The accurate perception of object attributes such as surface lightness is vital for the successful interaction with the environment. However, it is unknown how the visual system assigns lightness values to surfaces based on the intensity distribution in the retinal image. It has been shown that the perceived lightness of an image region is influenced by its context but whether that influence involves so-called low-, mid- or high-level mechanisms is disputed. To probe the level of lightness perception psychophysically we manipulated the surface character of a target region and measured its influence on perceived lightness. We show that only when the target region was consistent with the perceptual interpretation of a surface it was subject to a subjective brightening (assimilation) effect. When the target region was consistent with a spotlight, and hence inconsistent with surface perception, there was no concomitant increase in perceived lightness. These results suggest that the effect of context on the lightness of an image region is not deterministic, but can instead be modulated by other attributes of the image region that imply a mid-level scene interpretation.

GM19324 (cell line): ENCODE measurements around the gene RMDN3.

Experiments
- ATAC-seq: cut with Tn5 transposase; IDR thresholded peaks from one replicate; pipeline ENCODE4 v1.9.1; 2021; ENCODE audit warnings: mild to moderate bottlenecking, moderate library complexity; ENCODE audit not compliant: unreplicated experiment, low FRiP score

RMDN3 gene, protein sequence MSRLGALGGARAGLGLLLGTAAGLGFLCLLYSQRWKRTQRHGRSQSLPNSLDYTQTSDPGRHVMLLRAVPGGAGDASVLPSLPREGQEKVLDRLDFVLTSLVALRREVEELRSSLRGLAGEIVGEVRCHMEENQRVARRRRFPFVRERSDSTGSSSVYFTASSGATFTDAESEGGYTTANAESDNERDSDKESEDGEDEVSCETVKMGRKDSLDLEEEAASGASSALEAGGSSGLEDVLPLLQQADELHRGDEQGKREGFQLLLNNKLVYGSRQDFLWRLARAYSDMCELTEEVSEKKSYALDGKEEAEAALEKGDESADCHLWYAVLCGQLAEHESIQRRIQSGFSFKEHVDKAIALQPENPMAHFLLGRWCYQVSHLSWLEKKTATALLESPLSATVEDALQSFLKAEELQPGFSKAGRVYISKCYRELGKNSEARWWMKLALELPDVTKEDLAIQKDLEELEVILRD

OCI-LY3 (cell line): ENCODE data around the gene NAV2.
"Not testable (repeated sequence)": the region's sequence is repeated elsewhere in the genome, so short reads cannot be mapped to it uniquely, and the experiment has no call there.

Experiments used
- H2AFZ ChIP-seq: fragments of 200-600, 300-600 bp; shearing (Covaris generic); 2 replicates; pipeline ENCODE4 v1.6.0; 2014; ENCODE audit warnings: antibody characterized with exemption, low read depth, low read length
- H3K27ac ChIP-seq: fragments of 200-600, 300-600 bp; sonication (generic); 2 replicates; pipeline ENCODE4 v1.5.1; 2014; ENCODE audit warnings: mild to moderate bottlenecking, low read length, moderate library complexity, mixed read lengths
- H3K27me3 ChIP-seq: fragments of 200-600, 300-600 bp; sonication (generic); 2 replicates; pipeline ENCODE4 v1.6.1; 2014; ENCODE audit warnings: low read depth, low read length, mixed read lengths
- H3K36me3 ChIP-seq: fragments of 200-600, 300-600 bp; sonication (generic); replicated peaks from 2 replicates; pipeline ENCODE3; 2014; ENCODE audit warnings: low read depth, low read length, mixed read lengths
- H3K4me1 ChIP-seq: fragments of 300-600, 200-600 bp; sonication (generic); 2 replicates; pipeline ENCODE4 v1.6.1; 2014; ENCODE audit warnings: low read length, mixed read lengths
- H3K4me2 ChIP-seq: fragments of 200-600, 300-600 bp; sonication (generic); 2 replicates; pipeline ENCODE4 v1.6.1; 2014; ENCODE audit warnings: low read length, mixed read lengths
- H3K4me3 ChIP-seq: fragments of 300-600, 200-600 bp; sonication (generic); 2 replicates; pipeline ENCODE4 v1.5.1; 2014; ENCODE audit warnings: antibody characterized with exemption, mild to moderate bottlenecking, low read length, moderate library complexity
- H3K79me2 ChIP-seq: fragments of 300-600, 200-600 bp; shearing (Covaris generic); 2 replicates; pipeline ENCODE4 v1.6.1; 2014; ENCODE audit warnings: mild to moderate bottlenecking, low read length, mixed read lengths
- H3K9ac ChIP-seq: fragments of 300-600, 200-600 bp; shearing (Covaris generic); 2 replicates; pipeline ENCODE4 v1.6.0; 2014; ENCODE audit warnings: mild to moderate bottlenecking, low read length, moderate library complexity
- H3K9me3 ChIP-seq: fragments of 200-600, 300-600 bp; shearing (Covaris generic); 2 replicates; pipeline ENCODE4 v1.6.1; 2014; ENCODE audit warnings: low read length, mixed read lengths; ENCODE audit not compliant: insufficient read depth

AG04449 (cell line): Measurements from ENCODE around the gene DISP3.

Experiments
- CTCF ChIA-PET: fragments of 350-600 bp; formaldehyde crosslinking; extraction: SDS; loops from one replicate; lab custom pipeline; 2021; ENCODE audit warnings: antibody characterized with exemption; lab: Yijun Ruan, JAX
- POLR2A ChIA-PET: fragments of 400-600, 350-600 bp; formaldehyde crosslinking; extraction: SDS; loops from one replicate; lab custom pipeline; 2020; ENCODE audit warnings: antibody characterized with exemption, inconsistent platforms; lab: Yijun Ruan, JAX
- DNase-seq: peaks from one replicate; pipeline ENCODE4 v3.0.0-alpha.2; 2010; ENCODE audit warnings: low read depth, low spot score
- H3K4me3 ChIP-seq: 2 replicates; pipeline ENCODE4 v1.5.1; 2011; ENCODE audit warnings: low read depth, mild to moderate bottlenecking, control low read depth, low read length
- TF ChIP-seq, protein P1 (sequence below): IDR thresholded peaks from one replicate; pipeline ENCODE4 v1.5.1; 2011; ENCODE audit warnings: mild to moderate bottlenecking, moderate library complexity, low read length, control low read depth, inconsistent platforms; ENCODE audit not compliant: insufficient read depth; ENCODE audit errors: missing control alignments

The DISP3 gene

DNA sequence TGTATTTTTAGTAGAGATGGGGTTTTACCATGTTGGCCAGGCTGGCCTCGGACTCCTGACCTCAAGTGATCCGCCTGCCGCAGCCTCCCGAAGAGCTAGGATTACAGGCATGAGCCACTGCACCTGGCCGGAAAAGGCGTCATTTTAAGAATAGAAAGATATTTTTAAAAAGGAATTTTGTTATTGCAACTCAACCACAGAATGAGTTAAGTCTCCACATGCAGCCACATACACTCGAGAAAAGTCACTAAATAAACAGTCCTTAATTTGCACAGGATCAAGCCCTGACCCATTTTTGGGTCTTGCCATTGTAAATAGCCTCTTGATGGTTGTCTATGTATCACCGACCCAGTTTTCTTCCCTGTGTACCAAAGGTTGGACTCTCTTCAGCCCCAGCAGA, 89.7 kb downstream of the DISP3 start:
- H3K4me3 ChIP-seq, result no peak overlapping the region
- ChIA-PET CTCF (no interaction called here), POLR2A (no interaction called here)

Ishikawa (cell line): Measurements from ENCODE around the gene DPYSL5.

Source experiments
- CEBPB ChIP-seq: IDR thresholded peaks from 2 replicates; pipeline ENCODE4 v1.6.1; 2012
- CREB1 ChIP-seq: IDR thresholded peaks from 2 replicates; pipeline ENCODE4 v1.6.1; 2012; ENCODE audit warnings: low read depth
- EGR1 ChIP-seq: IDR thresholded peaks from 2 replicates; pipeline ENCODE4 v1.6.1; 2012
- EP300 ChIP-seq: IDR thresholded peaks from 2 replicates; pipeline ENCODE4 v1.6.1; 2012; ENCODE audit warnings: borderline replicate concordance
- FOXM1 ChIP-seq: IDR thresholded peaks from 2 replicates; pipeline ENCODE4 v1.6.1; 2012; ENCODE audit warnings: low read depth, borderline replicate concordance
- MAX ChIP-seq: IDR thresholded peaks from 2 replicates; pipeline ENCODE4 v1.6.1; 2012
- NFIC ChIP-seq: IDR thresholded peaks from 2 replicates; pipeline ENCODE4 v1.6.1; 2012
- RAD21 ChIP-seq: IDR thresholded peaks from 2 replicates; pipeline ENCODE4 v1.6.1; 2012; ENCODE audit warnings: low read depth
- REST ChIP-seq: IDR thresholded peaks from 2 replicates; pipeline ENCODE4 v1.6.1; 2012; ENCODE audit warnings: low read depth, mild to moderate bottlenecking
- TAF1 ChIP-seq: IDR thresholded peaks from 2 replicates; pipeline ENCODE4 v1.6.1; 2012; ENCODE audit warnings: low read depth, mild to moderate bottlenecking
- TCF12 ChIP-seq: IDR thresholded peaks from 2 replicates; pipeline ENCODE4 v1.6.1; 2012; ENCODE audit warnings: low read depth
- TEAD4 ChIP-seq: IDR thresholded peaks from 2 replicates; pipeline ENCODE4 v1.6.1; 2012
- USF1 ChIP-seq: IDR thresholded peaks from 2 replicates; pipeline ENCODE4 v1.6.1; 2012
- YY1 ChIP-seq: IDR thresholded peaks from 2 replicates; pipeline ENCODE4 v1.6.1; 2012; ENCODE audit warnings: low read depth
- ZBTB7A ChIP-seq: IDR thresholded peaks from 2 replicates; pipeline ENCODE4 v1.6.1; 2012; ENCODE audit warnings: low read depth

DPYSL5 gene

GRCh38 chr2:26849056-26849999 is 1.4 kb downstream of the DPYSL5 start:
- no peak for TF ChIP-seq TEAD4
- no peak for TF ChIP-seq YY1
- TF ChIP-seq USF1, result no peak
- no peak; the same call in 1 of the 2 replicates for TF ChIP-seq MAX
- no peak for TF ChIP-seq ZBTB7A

Putzky, P., Wichmann, F. A. and Macke, J. H. (2013)
A statistical framework for molecular psychophysics
Osnabrück Computational Cognition Alliance Meeting (OCCAM), Osnabrück, FRG (poster)

Psychophysical experiments aim to provide accurate descriptions of how an observer's responses depend on a presented stimulus. However, perceptual decision making can – aside from the physical stimulus – be influenced by various intrinsic factors such as the subject's attentive state or previous experience.
Although it is well accepted that observers show inter-trial dependencies in their responses, standard data analysis is often performed on responses averaged across trials. In 1964 Green introduced the idea of 'molecular psychophysics', i.e. the analysis of psychophysical data on a trial-by-trial basis. Yet, the statistical tools for applying these kinds of analyses to standard psychophysical data have been lacking. We present a probabilistic framework for perceptual decision making which is (1) compatible with a commonly used framework for estimating psychometric functions (Wichmann and Hill, 2001) and (2) enables the experimenter to separate non-stimulus related responses from stimulus responses. We use a hierarchical mixture of experts to represent the perceptual decision making process, and perform Bayesian variational inference to determine the factors that influence decisions on individual trials (Bishop and Svensen, 2003).